So it’s no secret that I am truly head over heels for our favorite and most frequent guest poster Justus. She is such a creative soul and lives something of the life I want, full of creativity and love and good-heartedness. But I love that even though she lives what I think of as a beautiful life, she is also plagued with typical money issues. She and her husband are trying to pay down a lot of debt, mostly made up of student loans and her monthly blog postings about her debt repayments are my favorite to read.
Below she gives her take on the Three Paycheck Month (she spells it Paycheque cuz she’s Canadian. Adorbs), how she divvied it up with her husband and their efforts to communicate about money.
Back to more regular posting on Monday! Thanks for hanging in there.
This is why I started to laugh when Gabe suggested we use Monopoly money to figure out our financial obligations this month. For those of you who are familiar with a bi-weekly paycheque, you’ll be familiar with the Three Paycheque Month. I don’t know about you, but I await this month with anticipation because it’s “extra” money for us to toss down on debt, put into savings, or (to some degree) spend frivolously. Mint.com has given us an excellent tool with which to visualize our budget, but I’m still a hands-on, cash-based entity. Mint is limited in how much it can tell me because I work in different ways. That’s one of the hardest parts of a budget: communication. Money is so often imbued with emotion that it’s difficult to take a logical stance and maintain that objectivity in conversations. “I want” and “I need” are hard to define and tricky to express in a way that supports continued discussion, whether you’re working through a budget with yourself, with a financial planner, or with a partner. When it comes to a Three Paycheque Month getting priorities straight is important, especially when you’re tempted to stray from your regular path of responsible financing and go the route of excess and adventure. We decided to have it all and opted for wants, needs, excess, and adventure…through Monopoly money. Gabe pulled out the Monopoly board we have in the house (it’s actually Monopoly City, as regular Monopoly is banned…the City version is a loophole we have yet to close). This board features money in denominations we don’t possess, with the smallest bill being “10K,” so we ignored the K and worked with our options. Gabe counted out money equivalent to all of our paycheques for the month, both the ones we received and the ones we’re expecting (we also had Mint.com on our computer up at the same time), and put the money in a pile. From there we removed our regular bills: mortgage, debts, groceries, etc. This left us with a much diminished pile, but thanks to Three Paycheque Month and Gabe working a bit of overtime there was a significant amount left. Usually it would all be gone at this point and the conversation would be over. Let’s talk for a moment about excess and adventure. For a few months now we’ve been planning a trip to Disney World with my sister and her girlfriend. We have a budget of $2600 for the entire trip, with all the park passes, dog sitting, hotels, transportation, etc. included. Was this a priority over repaying our suffocating debt? In our case, yes. Having the Monopoly money in hand and seeing how much we could pay off if we chose to spend that money on debt instead of going gallivanting through Disney World made that decision more clear: the delay of debt freedom versus a family vacation. This isn’t a decision anyone could make for another person and comes down to what is more important to you—your values.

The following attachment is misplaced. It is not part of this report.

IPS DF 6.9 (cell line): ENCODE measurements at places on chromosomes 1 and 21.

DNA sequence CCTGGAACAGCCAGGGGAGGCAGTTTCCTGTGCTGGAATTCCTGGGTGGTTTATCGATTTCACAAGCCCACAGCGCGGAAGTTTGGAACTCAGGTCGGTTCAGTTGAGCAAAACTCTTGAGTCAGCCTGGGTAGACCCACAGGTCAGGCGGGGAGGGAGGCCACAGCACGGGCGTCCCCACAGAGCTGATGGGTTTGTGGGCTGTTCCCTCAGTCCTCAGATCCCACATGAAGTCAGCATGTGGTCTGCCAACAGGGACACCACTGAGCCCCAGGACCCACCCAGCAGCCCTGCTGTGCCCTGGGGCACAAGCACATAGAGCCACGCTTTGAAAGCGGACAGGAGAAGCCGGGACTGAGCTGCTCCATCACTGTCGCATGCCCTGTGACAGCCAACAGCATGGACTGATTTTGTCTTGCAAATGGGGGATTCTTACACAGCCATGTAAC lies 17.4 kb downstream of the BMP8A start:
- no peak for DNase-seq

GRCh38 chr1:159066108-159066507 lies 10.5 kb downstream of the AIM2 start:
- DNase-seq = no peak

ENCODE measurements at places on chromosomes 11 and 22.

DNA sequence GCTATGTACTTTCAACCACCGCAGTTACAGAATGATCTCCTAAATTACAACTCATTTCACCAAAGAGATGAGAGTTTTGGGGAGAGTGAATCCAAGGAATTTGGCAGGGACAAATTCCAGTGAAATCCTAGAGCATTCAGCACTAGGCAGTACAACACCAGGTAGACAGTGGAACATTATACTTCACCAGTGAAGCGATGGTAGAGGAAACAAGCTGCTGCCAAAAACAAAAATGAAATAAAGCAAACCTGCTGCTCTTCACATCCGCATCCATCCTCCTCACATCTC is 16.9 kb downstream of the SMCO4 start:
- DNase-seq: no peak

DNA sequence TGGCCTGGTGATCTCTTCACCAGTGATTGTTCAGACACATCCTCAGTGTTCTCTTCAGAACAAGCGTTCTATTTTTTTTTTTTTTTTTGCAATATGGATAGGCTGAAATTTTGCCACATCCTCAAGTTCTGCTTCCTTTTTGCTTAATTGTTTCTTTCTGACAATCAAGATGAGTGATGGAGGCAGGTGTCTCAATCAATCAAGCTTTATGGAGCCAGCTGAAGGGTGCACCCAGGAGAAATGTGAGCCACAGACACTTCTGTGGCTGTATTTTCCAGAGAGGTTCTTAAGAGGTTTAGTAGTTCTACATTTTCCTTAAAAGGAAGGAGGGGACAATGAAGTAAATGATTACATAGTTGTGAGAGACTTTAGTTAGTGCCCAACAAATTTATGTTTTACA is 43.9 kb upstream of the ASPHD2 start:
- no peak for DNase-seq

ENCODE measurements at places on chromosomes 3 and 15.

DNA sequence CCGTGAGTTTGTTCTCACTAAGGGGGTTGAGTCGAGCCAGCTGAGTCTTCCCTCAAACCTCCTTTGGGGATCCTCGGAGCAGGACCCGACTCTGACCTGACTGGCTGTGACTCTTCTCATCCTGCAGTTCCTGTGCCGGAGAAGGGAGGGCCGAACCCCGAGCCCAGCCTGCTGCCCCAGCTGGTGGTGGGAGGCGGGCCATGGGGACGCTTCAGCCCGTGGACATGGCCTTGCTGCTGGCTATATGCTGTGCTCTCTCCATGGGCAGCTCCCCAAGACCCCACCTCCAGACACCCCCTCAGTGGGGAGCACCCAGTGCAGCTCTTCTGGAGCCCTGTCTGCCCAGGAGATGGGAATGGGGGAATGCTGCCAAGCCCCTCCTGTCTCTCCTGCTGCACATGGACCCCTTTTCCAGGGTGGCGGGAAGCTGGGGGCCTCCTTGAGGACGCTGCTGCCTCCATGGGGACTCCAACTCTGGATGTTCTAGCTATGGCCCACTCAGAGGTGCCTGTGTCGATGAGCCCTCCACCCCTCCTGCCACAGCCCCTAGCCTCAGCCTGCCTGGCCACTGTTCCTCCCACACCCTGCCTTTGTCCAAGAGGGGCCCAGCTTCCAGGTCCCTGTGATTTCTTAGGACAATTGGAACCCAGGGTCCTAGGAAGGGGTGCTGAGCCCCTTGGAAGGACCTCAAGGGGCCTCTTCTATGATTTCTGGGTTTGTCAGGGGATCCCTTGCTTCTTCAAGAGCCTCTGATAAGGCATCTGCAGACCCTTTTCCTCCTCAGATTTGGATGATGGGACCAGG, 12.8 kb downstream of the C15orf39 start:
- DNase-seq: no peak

Those change, which is why conversations about budget is an ongoing, ever-changing dialogue. Budgets require constant check-ups, check-ins, revamps, and sometimes even Monopoly money. Whatever your system, giving yourself a means to articulate your needs is an essential, constant practice. Right now, we value one “family fun” trip over debt repayment that would get us out of debt two months sooner, which I actually found a bit surprising considering my consuming obsession with paying debt and getting out from under our 45,000+ point Beast. In the long run, though, those memories are more important to us than the few months we could have shaved off our debt repayment, and having that money in hand helped crystalize that for us. Besides, we would still make our regular debt payments for the month and we would still be on track. Whatever your technique, try to have a few options for communication available to you when you discuss your finances. What follows is a list of ideas we’ve used and loved (or hated) at various times in our ongoing financial dialogue: